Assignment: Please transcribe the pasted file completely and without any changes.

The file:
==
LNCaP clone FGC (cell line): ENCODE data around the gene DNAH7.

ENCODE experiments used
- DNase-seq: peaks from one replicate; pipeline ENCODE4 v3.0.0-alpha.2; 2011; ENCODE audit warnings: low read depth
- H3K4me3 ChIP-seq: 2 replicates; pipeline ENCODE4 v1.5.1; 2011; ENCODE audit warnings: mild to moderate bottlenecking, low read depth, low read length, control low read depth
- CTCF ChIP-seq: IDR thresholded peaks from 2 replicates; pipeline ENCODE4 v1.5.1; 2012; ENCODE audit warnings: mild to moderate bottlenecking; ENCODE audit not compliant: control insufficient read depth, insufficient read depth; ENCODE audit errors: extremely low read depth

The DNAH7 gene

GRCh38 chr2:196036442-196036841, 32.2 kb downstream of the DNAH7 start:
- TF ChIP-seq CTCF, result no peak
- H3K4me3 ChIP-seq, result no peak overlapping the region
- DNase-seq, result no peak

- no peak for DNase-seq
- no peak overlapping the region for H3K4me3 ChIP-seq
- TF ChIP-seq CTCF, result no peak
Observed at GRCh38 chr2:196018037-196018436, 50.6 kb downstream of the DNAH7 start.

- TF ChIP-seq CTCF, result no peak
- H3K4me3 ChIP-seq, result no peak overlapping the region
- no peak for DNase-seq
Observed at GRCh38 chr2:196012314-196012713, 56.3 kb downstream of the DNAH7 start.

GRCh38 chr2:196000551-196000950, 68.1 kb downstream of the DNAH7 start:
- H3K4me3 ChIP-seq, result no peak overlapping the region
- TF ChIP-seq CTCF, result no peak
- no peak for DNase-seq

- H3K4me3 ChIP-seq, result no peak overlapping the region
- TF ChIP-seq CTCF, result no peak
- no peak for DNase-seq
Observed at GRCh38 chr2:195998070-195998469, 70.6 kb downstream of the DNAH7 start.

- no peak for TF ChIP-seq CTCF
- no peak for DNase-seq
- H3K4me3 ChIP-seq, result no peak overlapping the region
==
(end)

LNCaP clone FGC (cell line): ENCODE data around the gene DNAH7.

ENCODE experiments used
- DNase-seq: peaks from one replicate; pipeline ENCODE4 v3.0.0-alpha.2; 2011; ENCODE audit warnings: low read depth
- H3K4me3 ChIP-seq: 2 replicates; pipeline ENCODE4 v1.5.1; 2011; ENCODE audit warnings: mild to moderate bottlenecking, low read depth, low read length, control low read depth
- CTCF ChIP-seq: IDR thresholded peaks from 2 replicates; pipeline ENCODE4 v1.5.1; 2012; ENCODE audit warnings: mild to moderate bottlenecking; ENCODE audit not compliant: control insufficient read depth, insufficient read depth; ENCODE audit errors: extremely low read depth

The DNAH7 gene

GRCh38 chr2:196036442-196036841, 32.2 kb downstream of the DNAH7 start:
- TF ChIP-seq CTCF, result no peak
- H3K4me3 ChIP-seq, result no peak overlapping the region
- DNase-seq, result no peak

- no peak for DNase-seq
- no peak overlapping the region for H3K4me3 ChIP-seq
- TF ChIP-seq CTCF, result no peak
Observed at GRCh38 chr2:196018037-196018436, 50.6 kb downstream of the DNAH7 start.

- TF ChIP-seq CTCF, result no peak
- H3K4me3 ChIP-seq, result no peak overlapping the region
- no peak for DNase-seq
Observed at GRCh38 chr2:196012314-196012713, 56.3 kb downstream of the DNAH7 start.

GRCh38 chr2:196000551-196000950, 68.1 kb downstream of the DNAH7 start:
- H3K4me3 ChIP-seq, result no peak overlapping the region
- TF ChIP-seq CTCF, result no peak
- no peak for DNase-seq

- H3K4me3 ChIP-seq, result no peak overlapping the region
- TF ChIP-seq CTCF, result no peak
- no peak for DNase-seq
Observed at GRCh38 chr2:195998070-195998469, 70.6 kb downstream of the DNAH7 start.

- no peak for TF ChIP-seq CTCF
- no peak for DNase-seq
- H3K4me3 ChIP-seq, result no peak overlapping the region